Paul Singer is one of the most brutally effective activist investors of all time, a man capable of deploying the most ruthless techniques to get what he wants, no matter who he is battling. But the Elliott Management chief is also almost 75 years old, and he may or may not be softening around the edges a bit. Whatever the case may be, he’s shown a new interest in some of his great passions, such as soccer and possibly French anise-flavored liqueurs. And now, apparently, reading. For just a year after buying Britain’s largest bookstore, Elliott has struck a $683 million deal to buy Barnes & Noble.
Certainly, from one angle, this looks an awful lot like Eddie Lampert buying Sears or Bill Ackman trying to fix J.C. Penney, insofar as B&N finds itself in the seemingly hopeless position of being crushed on one side by Amazon and on the other by Walmart and the newly-resurgent independent bookstore. But maybe, in this case, Paul Singer just can’t bear to see this icon of literacy snuffed out, and maybe he alone can fix it.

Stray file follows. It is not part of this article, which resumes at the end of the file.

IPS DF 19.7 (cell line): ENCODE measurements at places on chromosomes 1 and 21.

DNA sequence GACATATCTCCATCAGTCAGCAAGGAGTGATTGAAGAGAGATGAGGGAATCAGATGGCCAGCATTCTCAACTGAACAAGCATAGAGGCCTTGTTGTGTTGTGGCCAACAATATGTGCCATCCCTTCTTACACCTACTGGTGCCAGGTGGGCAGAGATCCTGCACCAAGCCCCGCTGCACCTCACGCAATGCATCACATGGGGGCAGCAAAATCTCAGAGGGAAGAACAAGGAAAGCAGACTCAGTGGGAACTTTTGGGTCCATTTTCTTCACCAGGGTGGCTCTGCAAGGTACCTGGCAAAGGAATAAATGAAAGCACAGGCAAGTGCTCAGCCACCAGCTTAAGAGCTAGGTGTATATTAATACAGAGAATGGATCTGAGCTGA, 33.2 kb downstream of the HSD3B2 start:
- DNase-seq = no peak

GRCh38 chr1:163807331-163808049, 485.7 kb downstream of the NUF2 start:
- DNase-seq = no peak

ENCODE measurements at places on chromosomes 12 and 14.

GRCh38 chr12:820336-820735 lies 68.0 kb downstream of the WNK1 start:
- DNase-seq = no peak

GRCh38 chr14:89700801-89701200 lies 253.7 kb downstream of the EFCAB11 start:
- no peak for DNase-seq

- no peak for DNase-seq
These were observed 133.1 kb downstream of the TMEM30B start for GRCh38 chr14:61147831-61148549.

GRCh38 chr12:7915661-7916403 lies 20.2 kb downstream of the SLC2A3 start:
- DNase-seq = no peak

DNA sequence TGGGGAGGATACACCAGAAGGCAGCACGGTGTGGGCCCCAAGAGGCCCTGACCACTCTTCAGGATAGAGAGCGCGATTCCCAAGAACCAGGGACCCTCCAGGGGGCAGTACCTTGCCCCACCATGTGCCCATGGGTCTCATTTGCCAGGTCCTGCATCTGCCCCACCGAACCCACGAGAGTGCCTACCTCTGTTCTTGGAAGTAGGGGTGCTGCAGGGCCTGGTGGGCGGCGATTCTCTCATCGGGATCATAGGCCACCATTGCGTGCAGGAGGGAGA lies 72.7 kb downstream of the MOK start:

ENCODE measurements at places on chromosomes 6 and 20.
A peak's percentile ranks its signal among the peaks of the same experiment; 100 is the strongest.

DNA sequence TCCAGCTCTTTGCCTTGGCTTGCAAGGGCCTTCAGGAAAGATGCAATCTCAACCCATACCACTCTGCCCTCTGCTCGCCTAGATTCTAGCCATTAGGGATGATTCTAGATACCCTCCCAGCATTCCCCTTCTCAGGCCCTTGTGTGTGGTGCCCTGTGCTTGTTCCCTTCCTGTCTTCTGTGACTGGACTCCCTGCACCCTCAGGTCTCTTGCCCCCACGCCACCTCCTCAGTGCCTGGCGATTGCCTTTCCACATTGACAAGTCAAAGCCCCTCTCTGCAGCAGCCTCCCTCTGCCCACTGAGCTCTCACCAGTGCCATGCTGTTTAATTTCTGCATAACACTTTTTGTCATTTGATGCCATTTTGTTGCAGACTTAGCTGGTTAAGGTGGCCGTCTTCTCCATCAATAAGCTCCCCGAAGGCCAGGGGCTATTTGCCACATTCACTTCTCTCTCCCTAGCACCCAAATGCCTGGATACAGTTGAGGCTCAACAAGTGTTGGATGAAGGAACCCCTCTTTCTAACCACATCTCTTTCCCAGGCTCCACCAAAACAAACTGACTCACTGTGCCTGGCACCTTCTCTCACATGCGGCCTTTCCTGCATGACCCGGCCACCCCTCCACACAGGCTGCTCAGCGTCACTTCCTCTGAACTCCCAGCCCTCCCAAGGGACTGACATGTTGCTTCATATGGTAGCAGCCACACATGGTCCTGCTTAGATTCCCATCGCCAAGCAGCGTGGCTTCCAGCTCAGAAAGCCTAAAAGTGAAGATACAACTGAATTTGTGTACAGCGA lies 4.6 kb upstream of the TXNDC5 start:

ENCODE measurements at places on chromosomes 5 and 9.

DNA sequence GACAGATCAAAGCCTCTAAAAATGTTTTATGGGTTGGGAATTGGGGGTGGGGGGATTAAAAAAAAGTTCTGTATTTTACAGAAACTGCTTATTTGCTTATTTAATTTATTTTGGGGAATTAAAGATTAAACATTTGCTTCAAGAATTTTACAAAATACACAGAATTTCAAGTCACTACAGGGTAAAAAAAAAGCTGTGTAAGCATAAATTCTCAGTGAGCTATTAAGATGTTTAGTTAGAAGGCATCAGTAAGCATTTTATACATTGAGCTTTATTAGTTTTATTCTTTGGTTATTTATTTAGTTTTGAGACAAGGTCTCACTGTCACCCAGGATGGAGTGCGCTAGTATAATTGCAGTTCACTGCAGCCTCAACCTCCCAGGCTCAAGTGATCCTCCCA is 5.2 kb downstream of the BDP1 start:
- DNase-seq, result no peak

As a private company, Barnes & Noble will likely be more free to make the changes and investment that can be unwieldy under a public spotlight. Part of the bookseller’s turnaround plan has included closing some of its more than 600 stores across the U.S. and relocating to smaller spaces that receive a fresh and modern look. The company has said its prototype stores encourage shoppers to buy books online or from a tablet….
For its part, Elliott, the firm founded and led by billionaire Paul Singer, acquired Britain’s biggest bookseller, Waterstones, last year. Owning the two book retailing giants could give Elliott synergies and buying leverage with publishers, people familiar with the industry say.
Elliott will operate the two retailers independently, the company said on Friday, though Waterstones CEO James Daunt will oversee both retailers as chief executive.